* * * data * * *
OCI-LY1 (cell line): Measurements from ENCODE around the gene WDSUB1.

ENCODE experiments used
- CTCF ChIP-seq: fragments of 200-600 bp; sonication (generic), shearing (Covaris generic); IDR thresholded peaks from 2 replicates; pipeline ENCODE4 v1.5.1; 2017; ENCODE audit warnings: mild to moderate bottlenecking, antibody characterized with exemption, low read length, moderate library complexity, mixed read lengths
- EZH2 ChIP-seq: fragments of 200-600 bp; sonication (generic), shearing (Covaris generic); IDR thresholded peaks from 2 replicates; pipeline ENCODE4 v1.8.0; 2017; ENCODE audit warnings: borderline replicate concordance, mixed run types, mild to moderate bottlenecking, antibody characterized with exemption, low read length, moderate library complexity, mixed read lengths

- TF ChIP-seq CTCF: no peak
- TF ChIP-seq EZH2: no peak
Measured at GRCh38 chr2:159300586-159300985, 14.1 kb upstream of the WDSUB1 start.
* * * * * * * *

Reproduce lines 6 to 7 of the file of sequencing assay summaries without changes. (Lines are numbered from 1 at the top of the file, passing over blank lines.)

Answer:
- TF ChIP-seq EZH2: no peak
Measured at GRCh38 chr2:159300586-159300985, 14.1 kb upstream of the WDSUB1 start.